Arts & Life, Events

International Mother Language Day highlights beauty of language and human connection

The CSULB Linguistics Department and Linguistic Student Association welcomed students and faculty to the Speaker’s Platform for International Mother Language Day Wednesday.

The annual event encouraged visitors to explore and celebrate the importance of linguistic and cultural diversity through unity and awareness. A handful of interactive booths extended along the perimeter of the lawn in a circle.

Many attendees talked about the feeling of togetherness at the event, with the focus on the importance of diversity and its relationship to social connection.

“I think it’s really important because, as Americans, you see so many monolinguals and so many people that are very egocentric,” said Naomi Guzman, a fourth-year linguistics major, minoring in French. “And so with that comes a lot of ignorance when it comes to other cultures. And it’s not just language, it’s culture, it’s food, it’s everything.”

Guzman represented the French Club at a booth on the lawn where the club shared fun facts about French language and handed out candy to guests.

Organizers curated the space with immersive artistic installments, engagement-driven booths, student presentations and activities like language games and calligraphy art.

The event was an opportunity for the department to connect and observe a diverse group of people to get a sense of the socio-linguistic ecology of the campus for further social and cultural advancements.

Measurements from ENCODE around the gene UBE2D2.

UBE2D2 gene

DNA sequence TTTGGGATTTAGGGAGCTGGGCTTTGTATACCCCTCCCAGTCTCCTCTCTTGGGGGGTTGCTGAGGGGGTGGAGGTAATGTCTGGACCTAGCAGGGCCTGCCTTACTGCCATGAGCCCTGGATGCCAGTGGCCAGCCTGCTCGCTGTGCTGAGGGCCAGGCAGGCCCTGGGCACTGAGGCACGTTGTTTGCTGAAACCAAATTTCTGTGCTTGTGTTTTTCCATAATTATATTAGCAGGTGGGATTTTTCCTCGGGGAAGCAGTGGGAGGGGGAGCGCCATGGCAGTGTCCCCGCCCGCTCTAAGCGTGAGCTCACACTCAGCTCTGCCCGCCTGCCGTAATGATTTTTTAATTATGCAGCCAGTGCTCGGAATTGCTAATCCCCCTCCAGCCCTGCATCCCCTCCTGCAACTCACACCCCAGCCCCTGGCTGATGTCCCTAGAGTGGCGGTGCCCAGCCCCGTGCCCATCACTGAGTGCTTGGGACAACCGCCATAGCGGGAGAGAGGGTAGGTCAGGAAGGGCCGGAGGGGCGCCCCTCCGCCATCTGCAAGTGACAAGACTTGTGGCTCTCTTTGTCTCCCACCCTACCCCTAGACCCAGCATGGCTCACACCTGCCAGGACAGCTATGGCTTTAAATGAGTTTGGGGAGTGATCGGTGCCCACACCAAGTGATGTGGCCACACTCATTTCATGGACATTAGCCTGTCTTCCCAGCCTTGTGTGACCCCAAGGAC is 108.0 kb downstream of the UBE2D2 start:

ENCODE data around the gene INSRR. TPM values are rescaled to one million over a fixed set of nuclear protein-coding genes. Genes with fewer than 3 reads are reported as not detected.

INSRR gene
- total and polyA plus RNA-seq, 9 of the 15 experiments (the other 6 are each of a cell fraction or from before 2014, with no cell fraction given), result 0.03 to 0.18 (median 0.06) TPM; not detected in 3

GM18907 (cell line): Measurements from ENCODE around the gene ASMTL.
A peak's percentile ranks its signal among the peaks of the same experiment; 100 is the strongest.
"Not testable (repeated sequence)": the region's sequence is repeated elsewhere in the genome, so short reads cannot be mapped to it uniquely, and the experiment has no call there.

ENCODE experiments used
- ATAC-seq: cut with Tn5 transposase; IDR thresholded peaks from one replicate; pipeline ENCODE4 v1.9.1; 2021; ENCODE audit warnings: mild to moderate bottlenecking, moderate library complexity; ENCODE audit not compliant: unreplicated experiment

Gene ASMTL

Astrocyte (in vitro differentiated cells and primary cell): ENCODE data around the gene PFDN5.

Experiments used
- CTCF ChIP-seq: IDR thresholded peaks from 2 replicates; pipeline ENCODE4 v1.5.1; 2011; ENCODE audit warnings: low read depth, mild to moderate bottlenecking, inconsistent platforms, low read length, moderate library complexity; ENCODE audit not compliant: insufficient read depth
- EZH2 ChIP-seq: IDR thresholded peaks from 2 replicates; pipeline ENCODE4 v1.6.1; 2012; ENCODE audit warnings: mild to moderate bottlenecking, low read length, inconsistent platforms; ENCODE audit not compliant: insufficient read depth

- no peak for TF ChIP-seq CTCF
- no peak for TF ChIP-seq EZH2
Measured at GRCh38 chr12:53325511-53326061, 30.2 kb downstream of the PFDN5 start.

Linguistics students presented their research at the Speakers' Platform Wednesday for the International Mother Language Day, an annual event hosted by the CSULB Linguistics Department.

Richard Grant

“Essentially we are trying to map the linguistic makeup of our campus,” said Amir Sharifi, a professor in the linguistics department.

One of the event’s guest speakers included Ivy Daulo, a partnership specialist for the U.S. Census Bureau who provided assistance and information on the 2020 Census.

Daulo, along with the Center for Community Engagement, noted language as one of the obstacles blocking individuals from getting the help they need.

“We want students to know that they matter, that they are important and that their families are important too,” Daulo said.

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